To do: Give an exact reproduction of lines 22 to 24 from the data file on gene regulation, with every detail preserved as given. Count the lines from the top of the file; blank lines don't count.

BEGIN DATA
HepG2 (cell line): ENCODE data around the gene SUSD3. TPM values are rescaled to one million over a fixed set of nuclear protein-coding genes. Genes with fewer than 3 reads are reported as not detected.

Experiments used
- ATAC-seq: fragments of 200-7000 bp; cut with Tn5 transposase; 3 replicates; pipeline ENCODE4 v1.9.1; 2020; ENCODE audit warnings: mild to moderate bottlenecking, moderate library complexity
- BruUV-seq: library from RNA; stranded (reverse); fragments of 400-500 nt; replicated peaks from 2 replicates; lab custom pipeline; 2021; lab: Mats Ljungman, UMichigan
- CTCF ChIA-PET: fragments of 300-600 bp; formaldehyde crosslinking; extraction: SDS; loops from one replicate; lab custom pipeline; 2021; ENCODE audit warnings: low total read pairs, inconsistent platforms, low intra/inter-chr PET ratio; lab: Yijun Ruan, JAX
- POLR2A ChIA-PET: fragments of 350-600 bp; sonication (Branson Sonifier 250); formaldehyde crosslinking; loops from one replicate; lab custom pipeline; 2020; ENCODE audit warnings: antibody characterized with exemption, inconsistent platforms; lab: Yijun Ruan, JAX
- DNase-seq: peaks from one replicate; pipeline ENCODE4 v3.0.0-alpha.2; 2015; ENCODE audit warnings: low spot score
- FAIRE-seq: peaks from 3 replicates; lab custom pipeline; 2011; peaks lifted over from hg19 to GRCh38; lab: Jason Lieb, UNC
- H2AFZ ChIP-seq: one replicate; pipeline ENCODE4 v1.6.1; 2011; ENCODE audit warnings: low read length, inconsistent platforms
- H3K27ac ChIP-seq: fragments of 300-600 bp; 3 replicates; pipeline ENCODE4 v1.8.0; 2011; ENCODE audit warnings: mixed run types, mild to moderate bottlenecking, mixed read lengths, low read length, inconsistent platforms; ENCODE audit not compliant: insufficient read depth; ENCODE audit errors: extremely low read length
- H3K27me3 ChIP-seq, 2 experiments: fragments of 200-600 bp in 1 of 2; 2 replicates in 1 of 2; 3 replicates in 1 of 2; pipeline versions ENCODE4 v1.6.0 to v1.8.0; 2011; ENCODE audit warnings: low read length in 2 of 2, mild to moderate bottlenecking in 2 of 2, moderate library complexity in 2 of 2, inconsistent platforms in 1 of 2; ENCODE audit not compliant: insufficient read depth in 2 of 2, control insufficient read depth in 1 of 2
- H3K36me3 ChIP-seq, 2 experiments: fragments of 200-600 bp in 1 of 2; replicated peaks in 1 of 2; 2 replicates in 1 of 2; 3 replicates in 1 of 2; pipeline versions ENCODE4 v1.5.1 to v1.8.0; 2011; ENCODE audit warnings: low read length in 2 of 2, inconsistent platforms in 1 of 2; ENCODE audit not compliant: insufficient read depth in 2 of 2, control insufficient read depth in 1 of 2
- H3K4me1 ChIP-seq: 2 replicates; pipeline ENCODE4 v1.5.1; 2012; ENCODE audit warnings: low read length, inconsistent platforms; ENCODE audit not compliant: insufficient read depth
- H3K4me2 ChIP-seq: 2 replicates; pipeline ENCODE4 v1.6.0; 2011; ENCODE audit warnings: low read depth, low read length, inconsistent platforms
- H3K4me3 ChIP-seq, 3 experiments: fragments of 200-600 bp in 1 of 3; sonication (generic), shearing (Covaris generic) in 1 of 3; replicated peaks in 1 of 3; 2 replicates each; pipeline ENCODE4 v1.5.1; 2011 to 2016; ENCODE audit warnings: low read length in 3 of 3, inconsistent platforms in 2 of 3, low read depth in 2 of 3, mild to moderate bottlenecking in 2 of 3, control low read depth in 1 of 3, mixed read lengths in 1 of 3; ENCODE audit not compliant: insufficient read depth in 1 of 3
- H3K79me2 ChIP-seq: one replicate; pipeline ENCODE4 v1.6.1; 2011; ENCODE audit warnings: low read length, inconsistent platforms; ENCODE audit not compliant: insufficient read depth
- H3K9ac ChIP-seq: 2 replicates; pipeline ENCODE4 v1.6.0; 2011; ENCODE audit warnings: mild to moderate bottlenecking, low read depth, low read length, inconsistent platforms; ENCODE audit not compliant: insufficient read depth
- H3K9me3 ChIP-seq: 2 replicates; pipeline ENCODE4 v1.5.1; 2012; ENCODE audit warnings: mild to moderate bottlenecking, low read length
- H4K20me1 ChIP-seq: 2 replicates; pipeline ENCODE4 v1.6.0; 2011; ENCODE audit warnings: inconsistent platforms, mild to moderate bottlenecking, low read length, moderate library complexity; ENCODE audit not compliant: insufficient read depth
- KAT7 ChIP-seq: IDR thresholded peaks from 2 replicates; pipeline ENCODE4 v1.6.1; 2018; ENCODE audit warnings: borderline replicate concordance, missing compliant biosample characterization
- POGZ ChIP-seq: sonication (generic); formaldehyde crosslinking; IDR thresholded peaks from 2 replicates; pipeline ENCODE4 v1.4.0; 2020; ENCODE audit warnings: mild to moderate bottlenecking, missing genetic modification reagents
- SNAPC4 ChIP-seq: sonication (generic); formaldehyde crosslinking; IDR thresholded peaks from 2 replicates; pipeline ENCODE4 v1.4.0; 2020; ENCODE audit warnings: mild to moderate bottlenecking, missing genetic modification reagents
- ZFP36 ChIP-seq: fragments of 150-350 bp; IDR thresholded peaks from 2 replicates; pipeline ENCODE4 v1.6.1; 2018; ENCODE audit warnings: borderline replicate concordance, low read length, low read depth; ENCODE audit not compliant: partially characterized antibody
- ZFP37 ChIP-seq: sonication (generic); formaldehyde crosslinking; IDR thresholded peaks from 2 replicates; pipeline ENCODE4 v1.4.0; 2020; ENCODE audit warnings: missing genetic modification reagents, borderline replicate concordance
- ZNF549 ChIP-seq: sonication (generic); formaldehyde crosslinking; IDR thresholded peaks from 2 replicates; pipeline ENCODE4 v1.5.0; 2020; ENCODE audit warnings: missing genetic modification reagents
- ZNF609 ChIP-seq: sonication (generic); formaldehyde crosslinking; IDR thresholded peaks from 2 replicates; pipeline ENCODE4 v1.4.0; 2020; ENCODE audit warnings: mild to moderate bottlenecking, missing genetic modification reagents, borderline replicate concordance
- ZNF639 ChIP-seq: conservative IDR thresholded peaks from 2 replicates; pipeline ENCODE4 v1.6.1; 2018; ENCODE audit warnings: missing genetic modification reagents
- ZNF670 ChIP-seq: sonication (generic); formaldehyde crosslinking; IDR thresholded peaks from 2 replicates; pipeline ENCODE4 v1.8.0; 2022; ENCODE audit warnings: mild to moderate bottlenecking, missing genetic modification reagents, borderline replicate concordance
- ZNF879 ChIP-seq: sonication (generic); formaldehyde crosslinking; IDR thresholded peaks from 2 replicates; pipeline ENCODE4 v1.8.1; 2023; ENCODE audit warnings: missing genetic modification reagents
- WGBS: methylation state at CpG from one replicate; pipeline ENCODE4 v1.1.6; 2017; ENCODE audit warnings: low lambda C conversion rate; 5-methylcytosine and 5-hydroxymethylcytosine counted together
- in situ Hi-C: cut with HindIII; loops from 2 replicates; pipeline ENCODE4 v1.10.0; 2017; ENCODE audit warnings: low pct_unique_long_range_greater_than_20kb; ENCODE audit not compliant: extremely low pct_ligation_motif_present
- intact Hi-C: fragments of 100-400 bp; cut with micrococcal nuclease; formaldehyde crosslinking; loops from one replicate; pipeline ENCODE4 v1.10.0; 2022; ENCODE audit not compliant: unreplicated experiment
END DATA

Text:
- SNAPC4 ChIP-seq: sonication (generic); formaldehyde crosslinking; IDR thresholded peaks from 2 replicates; pipeline ENCODE4 v1.4.0; 2020; ENCODE audit warnings: mild to moderate bottlenecking, missing genetic modification reagents
- ZFP36 ChIP-seq: fragments of 150-350 bp; IDR thresholded peaks from 2 replicates; pipeline ENCODE4 v1.6.1; 2018; ENCODE audit warnings: borderline replicate concordance, low read length, low read depth; ENCODE audit not compliant: partially characterized antibody
- ZFP37 ChIP-seq: sonication (generic); formaldehyde crosslinking; IDR thresholded peaks from 2 replicates; pipeline ENCODE4 v1.4.0; 2020; ENCODE audit warnings: missing genetic modification reagents, borderline replicate concordance